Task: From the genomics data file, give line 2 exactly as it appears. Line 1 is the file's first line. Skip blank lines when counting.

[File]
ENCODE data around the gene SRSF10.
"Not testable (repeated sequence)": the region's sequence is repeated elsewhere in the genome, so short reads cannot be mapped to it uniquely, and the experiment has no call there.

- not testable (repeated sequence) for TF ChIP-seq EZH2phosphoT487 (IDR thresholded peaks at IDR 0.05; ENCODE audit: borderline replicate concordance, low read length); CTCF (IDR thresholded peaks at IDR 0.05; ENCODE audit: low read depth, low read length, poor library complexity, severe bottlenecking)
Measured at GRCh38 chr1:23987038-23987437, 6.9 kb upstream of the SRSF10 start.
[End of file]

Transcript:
"Not testable (repeated sequence)": the region's sequence is repeated elsewhere in the genome, so short reads cannot be mapped to it uniquely, and the experiment has no call there.